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How much the EU funds Northern Ireland agriculture

MORE than 38,000 farmers and rural projects across Northern Ireland shared nearly £350million of European Union (EU) funding in a single year, according to the latest breakdown of figures.

Detail Data has examined the payments distributed under the EU's Common Agricultural Policy (CAP) in 2013/14 to 38,006 recipients which included farmers and also other landowners or their representatives, rural businesses, community groups, councils and education boards. 

CAP is a system of subsidies and support programmes for agriculture operated by the European Union. CAP payments include direct funding, which is mainly a subsidy for farmers, and rural development grants which are also open to community groups. Some Rural Development Programme schemes are co-funded which means they include UK and EU funds.

The UK government publishes details of all direct payments and rural development funds paid out, as a result of a new European Regulation on transparency in CAP funding. 

Key findings

The analysis of the 2013/14 CAP figures shows:

  • £266.3million was paid out in single farm payments and £83.1million in rural development funding: a total of £349.4million.
  • Beneficiaries based in the Enniskillen area received the largest amount of CAP funding - £38.9million in total. This was followed by the Omagh area (£33.3million) and then the Ballymena area (£27.3million).
  • The top ten town/city areas each received over £10million in EU payments – Enniskillen, Omagh, Ballymena, Newry, Dungannon, Armagh, Derry/Londonderry, Craigavon, Coleraine and Magherafelt. The majority of these towns/cities are west of Northern Ireland which is an area that historically struggles to attract as much funding as the east.
  • Single farm payments to 36,707 beneficiaries ranged from £13.36 to £322,182.

It’s not just farmers who benefit from CAP funding. We also looked at the CAP funding awarded to community groups for the benefit of their local area.

The ARC Healthy Living Centre is a Fermanagh-based health and wellbeing charity and social enterprise. Its aim is to help the local community’s most vulnerable and rurally isolated people lead healthier and happier lives.

In 2013/14, ARC received £573,692 in rural development funding to build a centre in Irvinestown to provide services and health promotion activities for the local area.  The facility was part-funded by South West Action for Rural Development and also received financial support from the Northern Ireland Housing Executive and the Public Health Agency.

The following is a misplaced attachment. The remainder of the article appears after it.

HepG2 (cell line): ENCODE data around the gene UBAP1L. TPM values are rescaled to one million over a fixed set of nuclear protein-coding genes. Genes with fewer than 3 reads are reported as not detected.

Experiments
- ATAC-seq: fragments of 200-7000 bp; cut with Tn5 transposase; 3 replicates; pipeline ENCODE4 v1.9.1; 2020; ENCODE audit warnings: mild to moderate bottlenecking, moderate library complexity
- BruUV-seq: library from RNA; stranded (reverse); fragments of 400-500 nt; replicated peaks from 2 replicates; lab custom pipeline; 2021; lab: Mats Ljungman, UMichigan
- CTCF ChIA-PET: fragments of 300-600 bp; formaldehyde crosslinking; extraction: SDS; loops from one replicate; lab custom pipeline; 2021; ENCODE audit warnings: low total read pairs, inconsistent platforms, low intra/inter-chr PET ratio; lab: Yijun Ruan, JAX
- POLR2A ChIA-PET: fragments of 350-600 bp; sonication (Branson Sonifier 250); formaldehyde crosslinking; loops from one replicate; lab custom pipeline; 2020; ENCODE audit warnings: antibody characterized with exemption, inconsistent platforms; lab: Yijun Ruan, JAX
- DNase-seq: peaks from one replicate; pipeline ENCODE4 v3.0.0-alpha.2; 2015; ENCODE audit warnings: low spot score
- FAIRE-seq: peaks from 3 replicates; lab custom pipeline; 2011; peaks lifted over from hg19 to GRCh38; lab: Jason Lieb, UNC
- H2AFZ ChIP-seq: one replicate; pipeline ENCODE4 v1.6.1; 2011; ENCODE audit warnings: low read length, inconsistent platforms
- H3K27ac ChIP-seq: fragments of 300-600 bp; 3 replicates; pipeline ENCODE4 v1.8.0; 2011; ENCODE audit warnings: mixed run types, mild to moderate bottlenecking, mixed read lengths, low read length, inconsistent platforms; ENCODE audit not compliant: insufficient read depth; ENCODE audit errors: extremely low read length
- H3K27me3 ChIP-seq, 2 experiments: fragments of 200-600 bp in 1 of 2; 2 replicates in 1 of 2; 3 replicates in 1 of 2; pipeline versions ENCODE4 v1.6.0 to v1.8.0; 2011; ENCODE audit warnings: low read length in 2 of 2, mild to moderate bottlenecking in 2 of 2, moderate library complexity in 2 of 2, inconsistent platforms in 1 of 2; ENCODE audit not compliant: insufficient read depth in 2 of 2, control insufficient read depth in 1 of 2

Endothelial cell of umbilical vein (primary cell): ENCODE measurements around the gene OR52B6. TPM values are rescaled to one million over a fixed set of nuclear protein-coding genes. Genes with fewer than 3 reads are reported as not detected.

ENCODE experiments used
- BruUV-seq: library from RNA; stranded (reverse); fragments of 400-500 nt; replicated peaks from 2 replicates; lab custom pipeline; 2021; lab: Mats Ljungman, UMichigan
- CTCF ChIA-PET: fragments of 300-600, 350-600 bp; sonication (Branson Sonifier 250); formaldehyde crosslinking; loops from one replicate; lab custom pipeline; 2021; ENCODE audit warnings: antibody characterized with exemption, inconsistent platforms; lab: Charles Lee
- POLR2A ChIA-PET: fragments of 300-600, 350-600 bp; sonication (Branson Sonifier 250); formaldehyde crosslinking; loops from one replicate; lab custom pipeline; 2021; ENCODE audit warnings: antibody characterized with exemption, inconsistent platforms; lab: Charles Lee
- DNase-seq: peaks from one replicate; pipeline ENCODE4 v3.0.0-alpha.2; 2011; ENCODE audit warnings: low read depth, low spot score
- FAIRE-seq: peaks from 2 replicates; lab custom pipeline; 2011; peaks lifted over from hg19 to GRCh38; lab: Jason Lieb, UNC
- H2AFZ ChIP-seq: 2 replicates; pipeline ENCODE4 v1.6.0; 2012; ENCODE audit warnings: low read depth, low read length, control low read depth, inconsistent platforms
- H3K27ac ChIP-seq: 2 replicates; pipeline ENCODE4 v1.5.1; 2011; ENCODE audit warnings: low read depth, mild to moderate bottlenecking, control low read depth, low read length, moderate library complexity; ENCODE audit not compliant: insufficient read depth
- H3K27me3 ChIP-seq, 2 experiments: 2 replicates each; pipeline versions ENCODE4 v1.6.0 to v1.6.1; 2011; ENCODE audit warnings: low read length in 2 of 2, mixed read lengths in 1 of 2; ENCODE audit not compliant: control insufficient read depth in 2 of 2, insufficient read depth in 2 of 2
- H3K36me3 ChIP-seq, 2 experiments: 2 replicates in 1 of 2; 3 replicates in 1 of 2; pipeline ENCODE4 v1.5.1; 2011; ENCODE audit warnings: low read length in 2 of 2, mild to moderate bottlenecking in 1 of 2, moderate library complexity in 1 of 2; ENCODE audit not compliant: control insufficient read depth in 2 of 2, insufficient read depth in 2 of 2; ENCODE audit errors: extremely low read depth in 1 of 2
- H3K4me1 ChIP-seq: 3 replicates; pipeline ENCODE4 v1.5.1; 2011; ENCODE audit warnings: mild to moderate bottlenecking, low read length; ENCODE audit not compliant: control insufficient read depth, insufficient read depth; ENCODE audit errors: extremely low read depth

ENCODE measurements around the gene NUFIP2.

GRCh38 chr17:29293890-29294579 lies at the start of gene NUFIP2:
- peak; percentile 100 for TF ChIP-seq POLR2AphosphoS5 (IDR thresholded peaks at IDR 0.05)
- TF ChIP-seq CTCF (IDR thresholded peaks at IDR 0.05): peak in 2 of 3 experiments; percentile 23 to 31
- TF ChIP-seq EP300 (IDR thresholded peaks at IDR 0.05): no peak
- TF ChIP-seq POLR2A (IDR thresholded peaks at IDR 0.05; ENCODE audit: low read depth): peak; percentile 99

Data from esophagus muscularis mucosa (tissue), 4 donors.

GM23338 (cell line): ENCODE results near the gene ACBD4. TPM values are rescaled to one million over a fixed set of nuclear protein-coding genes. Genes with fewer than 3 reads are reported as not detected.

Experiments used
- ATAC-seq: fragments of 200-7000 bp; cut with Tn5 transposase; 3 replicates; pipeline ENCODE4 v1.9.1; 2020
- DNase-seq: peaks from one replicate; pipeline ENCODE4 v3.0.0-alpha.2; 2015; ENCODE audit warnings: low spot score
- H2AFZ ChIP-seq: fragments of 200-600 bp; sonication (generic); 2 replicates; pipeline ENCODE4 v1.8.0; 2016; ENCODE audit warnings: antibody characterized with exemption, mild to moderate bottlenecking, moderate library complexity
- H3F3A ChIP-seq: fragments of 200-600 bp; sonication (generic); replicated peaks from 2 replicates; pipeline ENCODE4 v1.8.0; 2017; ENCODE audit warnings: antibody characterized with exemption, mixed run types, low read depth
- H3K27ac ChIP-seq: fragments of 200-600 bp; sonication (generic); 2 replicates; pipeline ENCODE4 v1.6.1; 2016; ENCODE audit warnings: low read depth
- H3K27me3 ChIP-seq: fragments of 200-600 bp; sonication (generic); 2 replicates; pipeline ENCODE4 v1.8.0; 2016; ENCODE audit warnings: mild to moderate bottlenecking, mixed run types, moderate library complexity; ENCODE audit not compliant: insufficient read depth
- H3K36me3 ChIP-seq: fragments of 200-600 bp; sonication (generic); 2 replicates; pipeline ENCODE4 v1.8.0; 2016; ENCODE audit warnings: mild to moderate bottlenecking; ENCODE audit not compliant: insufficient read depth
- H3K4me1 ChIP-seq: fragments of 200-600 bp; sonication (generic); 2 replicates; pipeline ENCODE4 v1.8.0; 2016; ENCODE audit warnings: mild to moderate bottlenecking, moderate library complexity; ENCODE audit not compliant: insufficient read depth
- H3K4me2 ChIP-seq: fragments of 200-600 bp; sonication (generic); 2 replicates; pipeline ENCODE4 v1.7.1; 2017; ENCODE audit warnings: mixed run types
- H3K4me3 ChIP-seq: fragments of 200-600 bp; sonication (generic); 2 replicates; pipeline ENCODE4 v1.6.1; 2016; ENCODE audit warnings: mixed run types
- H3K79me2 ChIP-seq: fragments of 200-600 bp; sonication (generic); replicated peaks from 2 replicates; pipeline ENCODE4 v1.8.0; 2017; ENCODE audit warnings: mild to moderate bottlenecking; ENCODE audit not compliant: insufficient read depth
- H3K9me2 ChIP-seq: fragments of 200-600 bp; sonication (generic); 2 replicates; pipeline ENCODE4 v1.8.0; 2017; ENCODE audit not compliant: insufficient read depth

ARC's chief executive officer Jenny Irvine said:

“The Rural Development Programme-funded project enabled us to have our child-based and adult services co-located on the one site but in different buildings.

“We have had a 20% increase in terms of our service usage since the new centre opened. It is exceptionally well used. We had over 15,000 service contacts through our buildings last year alone.

“It was good for our own confidence and credibility to successfully navigate the rigour of a European building project and to come in on time and within budget.” 

Aidan Campbell is policy and public affairs officer at Rural Community Network. He said:

“CAP funding is important to rural communities and especially to farmers as many farm businesses need the subsidy to remain viable. Some of that money is then recycled into other rural businesses as farmers spend it on inputs into their farm.

“The Rural Development Programme is an important source of funding for rural communities and has supported a wide range of service delivery and community infrastructure projects as well as encouraging farm diversification projects, supporting small rural businesses and developing tourism projects.

“If the UK does vote to leave the EU there are no guarantees that Westminster will match this level of funding to farmers or rural communities and we know that the Assembly block grant will be constrained for the foreseeable future.

“Another story by Detail Data showed that Invest NI spent £66m supporting local businesses in rural areas over three years. So money coming from Europe provides a much higher level of financial support to rural communities than the funding rural businesses receive from our main economic agency.

“However, the other point to remember is that CAP funding will reduce gradually anyway over the next ten years as the EU directs a greater proportion of the CAP budget to central and eastern European farmers where agriculture is in much greater need of modernisation.”

For more on this data story by Kathryn Torney, click here